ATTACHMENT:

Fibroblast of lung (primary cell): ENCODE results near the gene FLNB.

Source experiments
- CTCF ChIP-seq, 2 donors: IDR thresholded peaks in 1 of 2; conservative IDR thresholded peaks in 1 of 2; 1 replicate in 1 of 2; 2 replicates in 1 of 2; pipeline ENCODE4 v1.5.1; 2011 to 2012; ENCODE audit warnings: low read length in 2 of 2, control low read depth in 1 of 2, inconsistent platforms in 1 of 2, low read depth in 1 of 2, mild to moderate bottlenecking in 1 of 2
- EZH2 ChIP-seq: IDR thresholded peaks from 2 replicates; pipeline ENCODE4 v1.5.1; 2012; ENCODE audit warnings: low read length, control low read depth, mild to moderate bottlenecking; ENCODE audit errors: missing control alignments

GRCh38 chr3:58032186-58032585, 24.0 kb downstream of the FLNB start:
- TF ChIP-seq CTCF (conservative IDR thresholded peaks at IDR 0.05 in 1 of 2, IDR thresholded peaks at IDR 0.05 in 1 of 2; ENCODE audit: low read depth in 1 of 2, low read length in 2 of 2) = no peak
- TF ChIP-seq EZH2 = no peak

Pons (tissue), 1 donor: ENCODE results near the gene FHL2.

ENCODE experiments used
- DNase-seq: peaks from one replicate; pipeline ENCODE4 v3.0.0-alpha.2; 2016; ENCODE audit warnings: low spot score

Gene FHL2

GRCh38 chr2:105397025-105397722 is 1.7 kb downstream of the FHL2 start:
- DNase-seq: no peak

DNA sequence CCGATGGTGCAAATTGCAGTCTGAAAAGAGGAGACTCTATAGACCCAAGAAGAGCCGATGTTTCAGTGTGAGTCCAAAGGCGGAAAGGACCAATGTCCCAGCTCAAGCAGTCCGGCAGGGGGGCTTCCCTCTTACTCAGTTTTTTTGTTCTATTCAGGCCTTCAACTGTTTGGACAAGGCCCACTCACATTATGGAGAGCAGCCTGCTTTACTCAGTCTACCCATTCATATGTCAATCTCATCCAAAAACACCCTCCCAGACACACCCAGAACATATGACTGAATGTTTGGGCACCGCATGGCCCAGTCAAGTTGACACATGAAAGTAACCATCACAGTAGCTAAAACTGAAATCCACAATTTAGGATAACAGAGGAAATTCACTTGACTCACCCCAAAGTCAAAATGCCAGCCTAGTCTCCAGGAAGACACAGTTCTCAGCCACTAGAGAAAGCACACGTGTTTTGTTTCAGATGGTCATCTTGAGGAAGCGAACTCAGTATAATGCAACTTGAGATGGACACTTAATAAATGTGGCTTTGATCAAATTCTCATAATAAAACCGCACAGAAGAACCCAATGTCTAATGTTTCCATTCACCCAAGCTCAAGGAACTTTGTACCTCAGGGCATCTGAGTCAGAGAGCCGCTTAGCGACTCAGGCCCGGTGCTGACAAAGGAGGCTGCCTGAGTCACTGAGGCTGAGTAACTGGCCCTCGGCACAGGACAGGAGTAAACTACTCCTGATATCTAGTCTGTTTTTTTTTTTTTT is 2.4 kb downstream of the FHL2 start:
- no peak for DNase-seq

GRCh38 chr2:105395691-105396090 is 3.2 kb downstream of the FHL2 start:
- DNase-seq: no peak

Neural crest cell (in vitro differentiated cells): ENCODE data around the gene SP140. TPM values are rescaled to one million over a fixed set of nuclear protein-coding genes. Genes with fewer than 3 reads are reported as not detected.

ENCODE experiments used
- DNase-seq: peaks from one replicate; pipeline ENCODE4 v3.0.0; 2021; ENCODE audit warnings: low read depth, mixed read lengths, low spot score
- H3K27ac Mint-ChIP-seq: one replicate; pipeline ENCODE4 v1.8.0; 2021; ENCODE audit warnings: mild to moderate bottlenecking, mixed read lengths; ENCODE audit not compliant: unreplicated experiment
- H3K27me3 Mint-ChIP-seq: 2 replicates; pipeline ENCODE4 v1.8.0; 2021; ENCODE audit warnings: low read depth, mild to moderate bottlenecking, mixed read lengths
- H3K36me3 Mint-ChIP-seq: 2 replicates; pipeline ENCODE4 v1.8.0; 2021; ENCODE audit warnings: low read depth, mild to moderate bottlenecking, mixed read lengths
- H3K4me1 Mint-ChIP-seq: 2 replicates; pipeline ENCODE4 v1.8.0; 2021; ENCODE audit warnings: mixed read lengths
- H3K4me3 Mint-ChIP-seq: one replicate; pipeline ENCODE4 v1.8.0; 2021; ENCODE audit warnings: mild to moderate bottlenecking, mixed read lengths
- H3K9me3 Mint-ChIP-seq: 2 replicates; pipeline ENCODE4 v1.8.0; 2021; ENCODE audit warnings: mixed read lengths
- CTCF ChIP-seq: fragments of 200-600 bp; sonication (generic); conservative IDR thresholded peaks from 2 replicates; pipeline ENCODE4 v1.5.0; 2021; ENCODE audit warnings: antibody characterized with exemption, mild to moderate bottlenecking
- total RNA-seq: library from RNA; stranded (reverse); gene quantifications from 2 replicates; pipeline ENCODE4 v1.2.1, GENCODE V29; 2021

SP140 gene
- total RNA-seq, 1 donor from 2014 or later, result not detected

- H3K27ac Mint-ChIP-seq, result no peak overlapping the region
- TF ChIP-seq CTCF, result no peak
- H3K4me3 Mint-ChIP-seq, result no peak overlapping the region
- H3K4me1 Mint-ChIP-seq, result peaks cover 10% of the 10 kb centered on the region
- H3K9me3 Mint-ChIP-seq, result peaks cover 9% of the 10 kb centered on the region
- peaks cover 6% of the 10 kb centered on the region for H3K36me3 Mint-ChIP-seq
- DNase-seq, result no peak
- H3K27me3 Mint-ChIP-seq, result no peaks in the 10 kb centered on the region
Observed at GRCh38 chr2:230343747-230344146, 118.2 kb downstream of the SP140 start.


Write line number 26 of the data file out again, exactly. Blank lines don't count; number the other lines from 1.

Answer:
- H3K9me3 Mint-ChIP-seq: 2 replicates; pipeline ENCODE4 v1.8.0; 2021; ENCODE audit warnings: mixed read lengths